Politics & Government

Former Charlottean Maude Ballou was ‘an unsung hero of the civil rights movement’

In retirement, Maude Ballou lived in a quiet, north Charlotte suburb, her tidy house decorated with photos of her children and grandchildren.

But a half-century earlier she had a front-row seat at the tumultuous beginnings of the movement that would reshape America as the Rev. Martin Luther King Jr.’s personal secretary.

An official of Stanford University’s Martin Luther King Jr. Institute once called her “one of the unsung heroes of the civil rights movement.”

Ballou died last week at 93. A memorial service was held Wednesday in Jackson, Miss.

An Alabama native, Ballou moved to Charlotte in the early 1970s for an administrative job at Johnson C. Smith University and later became a longtime Charlotte-Mecklenburg teacher. That was two decades after she witnessed the birth of the civil rights movement from King’s office in Montgomery’s Dexter Avenue Baptist Church and later from his Atlanta home.

She and her husband Leonard moved to Montgomery after she graduated from college in Louisiana. In 1955, she was working at a Montgomery radio station and belonged to the Women’s Political Council, a group of black professionals pushing for equal rights. On their agenda: ending segregation on city buses.

A decade ago, Ballou told the Observer that after work one day she found herself the only rider on a bus when the driver turned to her.

Are you white? he asked.

What do you think? replied the light-skinned Ballou.

Told to sit in the rear, she marched to the door, got out, and walked home.

That December, a seamstress named Rosa Parks refused to give up a seat and was arrested.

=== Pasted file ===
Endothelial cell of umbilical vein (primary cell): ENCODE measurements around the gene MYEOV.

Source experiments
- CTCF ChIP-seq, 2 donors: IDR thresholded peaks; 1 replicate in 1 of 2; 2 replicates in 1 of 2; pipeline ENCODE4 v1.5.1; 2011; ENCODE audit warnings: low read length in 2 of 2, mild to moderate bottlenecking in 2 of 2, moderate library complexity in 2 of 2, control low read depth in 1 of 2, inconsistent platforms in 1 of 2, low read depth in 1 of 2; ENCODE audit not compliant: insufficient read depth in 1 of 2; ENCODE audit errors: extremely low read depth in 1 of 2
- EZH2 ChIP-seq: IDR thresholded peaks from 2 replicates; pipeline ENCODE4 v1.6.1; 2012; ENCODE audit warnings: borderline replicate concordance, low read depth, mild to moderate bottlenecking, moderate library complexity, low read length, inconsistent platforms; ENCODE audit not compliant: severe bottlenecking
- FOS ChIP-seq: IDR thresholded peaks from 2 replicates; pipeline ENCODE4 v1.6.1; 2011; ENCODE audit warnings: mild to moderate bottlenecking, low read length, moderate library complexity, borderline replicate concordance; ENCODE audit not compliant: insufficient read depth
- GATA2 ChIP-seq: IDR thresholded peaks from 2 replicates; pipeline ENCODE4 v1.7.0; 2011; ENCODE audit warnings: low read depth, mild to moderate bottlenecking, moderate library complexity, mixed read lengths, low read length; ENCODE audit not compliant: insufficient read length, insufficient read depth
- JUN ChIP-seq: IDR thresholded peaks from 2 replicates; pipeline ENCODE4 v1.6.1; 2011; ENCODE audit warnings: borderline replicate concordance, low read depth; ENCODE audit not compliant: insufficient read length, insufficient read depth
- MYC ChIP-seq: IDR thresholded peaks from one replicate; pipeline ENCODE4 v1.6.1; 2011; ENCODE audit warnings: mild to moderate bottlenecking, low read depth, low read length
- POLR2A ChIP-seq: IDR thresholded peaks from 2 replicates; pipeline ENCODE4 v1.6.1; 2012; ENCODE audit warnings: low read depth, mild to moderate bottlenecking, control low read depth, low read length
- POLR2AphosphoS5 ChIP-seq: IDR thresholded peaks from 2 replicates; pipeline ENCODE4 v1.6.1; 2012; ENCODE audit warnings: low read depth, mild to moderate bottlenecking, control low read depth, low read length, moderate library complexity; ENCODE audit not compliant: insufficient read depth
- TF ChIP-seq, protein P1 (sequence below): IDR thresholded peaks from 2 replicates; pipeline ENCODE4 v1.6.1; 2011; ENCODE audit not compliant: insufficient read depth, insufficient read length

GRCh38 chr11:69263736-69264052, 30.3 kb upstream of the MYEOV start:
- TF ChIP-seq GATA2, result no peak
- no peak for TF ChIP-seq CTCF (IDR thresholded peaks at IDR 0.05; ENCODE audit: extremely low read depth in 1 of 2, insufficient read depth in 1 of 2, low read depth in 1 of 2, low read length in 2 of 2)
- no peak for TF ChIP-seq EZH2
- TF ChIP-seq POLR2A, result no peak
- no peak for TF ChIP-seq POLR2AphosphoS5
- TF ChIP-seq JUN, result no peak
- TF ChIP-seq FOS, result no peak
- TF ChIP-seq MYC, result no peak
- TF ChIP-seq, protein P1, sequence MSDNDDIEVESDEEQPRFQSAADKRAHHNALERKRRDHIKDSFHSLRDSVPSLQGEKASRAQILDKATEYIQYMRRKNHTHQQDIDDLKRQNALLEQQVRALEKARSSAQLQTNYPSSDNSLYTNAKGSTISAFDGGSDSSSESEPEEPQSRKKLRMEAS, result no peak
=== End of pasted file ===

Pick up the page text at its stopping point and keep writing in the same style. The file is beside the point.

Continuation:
That prompted creation of the Montgomery Improvement Association. King was elected to lead it. He knew Ballou through her husband and went by their house to ask her to work with him.

“I told him ‘no’ because I wanted to keep the job I had,” she would recall. But King persisted.

King’s dream

Ballou organized carpools during the days of the Montgomery bus boycott, even as Klan members followed her own car. She awoke one night to the bombing of King’s home. Around that time, she would later recall, a visibly upset King picked her up for work in his blue Pontiac.

“Last night I dreamed I died and nobody came to my funeral,” he told her. “I didn’t tell Coretta. You’re the only one I’ve told.”

“No,” she replied. “That’s not going to happen.”

In 1960, King brought Ballou to Atlanta to help him open the headquarters of the Southern Christian Leadership Conference. She stayed at the Kings’ home. It was there she drove up one night and saw two men in the front yard pouring fuel on a cross and lighting it.

Ballou managed King’s schedule and travel. She encouraged him to write a book about the boycott and transcribed his handwritten manuscript. In the preface to “Stride Toward Freedom,” he said Ballou “continually encouraged me to persevere in this work.”

She and her husband grew close to the families of King and another movement leader, the Rev. Ralph Abernathy. They always tried to get together for birthdays. She was busy raising her own four children. Ballou “was literally changing diapers while helping to change a nation,” her family wrote in her obituary.

Moving to NC

A few months after joining King in Atlanta, Ballou left to be with her family in Virginia, where her husband had accepted a college teaching job. From there the family moved to North Carolina where Maude Ballou became assistant registrar at Elizabeth City State University.

She kept in touch with the Kings and joined the crowd at his funeral in 1968. In the early ’70s she moved to Charlotte.

Ballou saw King become an international figure as the leader of a movement that would change a nation. She would later describe him as a kindred spirit. They shared not only his public triumphs but private anxieties and disappointments.

Numerous historic civil rights era documents and letters bear her initials and signature on behalf of King.

Ballou was included in an Emmy-winning 2009 documentary by WBTV reporter and filmmaker Steve Crump. “Footprints of a King” traced the communities that were part of Martin Luther King’s life.

Jim Morrill, who grew up near Chicago, covers state and local politics. He’s worked at the Observer since 1981 and taught courses on North Carolina politics at UNC Charlotte and Davidson College.
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